Prudential Insurance and Alliance Accounts
In 2010 a media firestorm erupted over the Prudential Insurance Company's use of Alliance Accounts to pay life insurance benefits. The insurer was using these accounts to pay benefits under group life insurance policies purchased by U.S. Servicemembers. This article will explain what Alliance Accounts are and why they are so controversial.
Retained Asset Accounts
Prudential's Alliance Account is a type of retained asset account. Retained asset accounts have been used by life insurers since the mid-1980s. They were developed as an alternative to a lump-sum payment made via a bank check. A retained asset account is a type of checking account created by an insurer for paying benefits. The insurer establishes an account in the name of a beneficiary and then deposits the proceeds of a life insurance policy. The beneficiary withdraws the funds by writing checks on the account.
A retained asset account can be useful when a survivor is too distraught at the death of a family member to make investment decisions. The beneficiary can leave the funds in the account until he or she is ready to make those decisions. The survivor can withdraw any or all of the funds at any time by writing a check.
Insurers make money on retained asset accounts by investing the money held in the accounts. The rates they earn on their investments are considerably higher than the rates they pay to holders of the accounts.
For beneficiaries, retained assets accounts have some disadvantages.
- Low Interest Rate The interest rate paid on a retained asset account is very low. A typical rate is .5%. Beneficiaries can earn a better return by transferring the money into a certificate of deposit, money market fund or other financial investment.
- Not FDIC Insured Funds held by an insurance company are not insured by the FDIC. However, most states have a guaranty fund that will protect an account holder if the insurer becomes insolvent or is otherwise unable to pay benefits.
- Not a True Checking Account A retained asset account is not a true checking account. For one thing, the "checks" may be drafts, which merchants may not accept in exchange for purchases. Secondly, account holders cannot deposit funds, say from a paycheck, into the account.
- Delayed Access A survivor who wants to use all of the funds immediately must wait until the account has been established and he or she has received checks from the insurer.
U.S. Military Life Policies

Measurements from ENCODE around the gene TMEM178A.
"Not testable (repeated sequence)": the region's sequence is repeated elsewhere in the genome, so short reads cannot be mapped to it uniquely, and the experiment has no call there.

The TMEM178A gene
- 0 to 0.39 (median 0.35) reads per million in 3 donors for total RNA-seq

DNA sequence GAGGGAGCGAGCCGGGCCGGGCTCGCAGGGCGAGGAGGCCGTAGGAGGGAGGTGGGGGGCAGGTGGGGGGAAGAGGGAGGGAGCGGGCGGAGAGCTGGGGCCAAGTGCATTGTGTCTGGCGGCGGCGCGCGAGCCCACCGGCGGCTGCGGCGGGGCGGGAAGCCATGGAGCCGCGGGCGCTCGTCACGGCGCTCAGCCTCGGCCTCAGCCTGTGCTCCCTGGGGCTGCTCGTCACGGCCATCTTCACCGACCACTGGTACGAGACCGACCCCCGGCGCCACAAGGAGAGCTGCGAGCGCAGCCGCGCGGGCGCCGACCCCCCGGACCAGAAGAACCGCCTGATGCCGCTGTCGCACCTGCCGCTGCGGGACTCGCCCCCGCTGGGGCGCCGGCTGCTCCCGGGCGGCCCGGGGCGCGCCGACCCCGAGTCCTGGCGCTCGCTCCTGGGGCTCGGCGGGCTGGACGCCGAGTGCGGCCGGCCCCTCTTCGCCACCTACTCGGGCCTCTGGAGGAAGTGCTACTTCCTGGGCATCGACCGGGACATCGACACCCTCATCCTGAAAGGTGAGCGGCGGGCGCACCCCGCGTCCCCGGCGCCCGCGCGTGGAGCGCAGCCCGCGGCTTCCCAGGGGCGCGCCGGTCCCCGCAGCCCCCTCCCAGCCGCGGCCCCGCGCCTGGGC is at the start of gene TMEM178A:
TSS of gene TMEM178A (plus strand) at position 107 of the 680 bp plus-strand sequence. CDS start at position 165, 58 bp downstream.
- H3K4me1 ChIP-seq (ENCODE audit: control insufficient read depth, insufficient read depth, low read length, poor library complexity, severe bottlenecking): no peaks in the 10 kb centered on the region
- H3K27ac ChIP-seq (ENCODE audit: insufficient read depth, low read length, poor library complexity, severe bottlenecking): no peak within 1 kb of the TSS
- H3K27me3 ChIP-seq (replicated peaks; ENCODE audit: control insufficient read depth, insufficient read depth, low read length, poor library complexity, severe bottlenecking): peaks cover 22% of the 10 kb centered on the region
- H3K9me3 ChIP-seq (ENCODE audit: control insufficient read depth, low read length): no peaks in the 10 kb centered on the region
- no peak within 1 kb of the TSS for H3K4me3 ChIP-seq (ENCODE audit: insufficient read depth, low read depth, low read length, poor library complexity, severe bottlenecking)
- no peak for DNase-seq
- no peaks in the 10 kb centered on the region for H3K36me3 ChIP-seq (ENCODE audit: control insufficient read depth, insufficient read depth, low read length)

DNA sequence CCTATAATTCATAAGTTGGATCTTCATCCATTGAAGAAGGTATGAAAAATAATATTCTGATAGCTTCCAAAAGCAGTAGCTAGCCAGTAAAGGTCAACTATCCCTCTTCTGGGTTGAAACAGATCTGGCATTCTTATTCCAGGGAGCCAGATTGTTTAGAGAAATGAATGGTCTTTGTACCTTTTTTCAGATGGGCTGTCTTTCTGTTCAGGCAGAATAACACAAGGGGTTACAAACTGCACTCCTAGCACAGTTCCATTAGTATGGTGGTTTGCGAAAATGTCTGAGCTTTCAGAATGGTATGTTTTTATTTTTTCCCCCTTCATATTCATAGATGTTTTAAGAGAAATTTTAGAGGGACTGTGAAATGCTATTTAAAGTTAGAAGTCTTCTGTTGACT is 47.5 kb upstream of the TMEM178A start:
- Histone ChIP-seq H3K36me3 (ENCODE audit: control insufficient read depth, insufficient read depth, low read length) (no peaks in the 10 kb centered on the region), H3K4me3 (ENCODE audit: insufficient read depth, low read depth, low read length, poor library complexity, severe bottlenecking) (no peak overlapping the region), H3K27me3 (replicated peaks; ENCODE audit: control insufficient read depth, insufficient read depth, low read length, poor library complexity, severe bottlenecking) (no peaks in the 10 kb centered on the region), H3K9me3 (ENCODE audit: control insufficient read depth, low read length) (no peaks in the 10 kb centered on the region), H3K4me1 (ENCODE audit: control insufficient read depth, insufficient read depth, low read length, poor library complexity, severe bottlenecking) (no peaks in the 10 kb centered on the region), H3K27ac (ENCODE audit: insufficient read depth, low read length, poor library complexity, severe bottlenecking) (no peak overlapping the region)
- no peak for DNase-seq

Prudential administers group life insurance policies purchased by active and former members of the U.S military. The policies are sold through the U.S. Department of Veteran Affairs (VA). Active members are insured under the Servicemembers Group Life Insurance (SGLI) program. Veterans are insured under the Veterans Group Life Insurance (VGLI) program. Prudential has administered these programs since 1965.
Until 2009, a written contract between Prudential and the VA stipulated that if a beneficiary under the SGLI or VGLI requested a lump-sum payment, the payment would be made via a single check. However, in 1999 Prudential began distributing lump-sum payments into Alliance Accounts per a verbal agreement with the VA Beneficiaries who requested a lump-sum payment assumed they would receive a check for the full amount. Instead, they received a checkbook and information about their Alliance Account.
In 2009 the verbal agreement that permitted the use of Alliance Accounts was put into writing. This caused a media uproar. Prudential and the VA were accused of engaging in deceptive practices and taking advantage of Servicemembers' survivors. They were also denounced for putting benefits at risk by placing them in accounts not insured by the FDIC.
Current Benefits Policies
In late 2010, the VA and Prudential changed the way benefits are paid. Beneficiaries now have four options to choose from when applying for benefits. They can receive payment by any of the following:
- An Alliance Account
- Electronic transfer into a bank account
- Check for a lump sum payment
- Installment payments over 36 months
If the beneficiary does not make a choice, Prudential will deposit the funds into an Alliance Account.
In 2014 Prudential settled a class-action lawsuit for $39.2 million. The plaintiffs alleged that Prudential violated federal law, and breached both the contract and its fiduciary duty to beneficiaries. Prudential denied the allegations but settled the suit to avoid the cost of litigation.
Other life insurers have been sued over their use of retained asset accounts. The results have been mixed. Insurers have won some cases and lost others. In 2014 the U.S. Supreme Court refused to review a decision by a lower court that ruled in an insurer's favor. Meanwhile, many life insurers are still using retained asset accounts to distribute benefits. Beneficiaries of life insurance policies can avoid these accounts by choosing an alternate method of payment.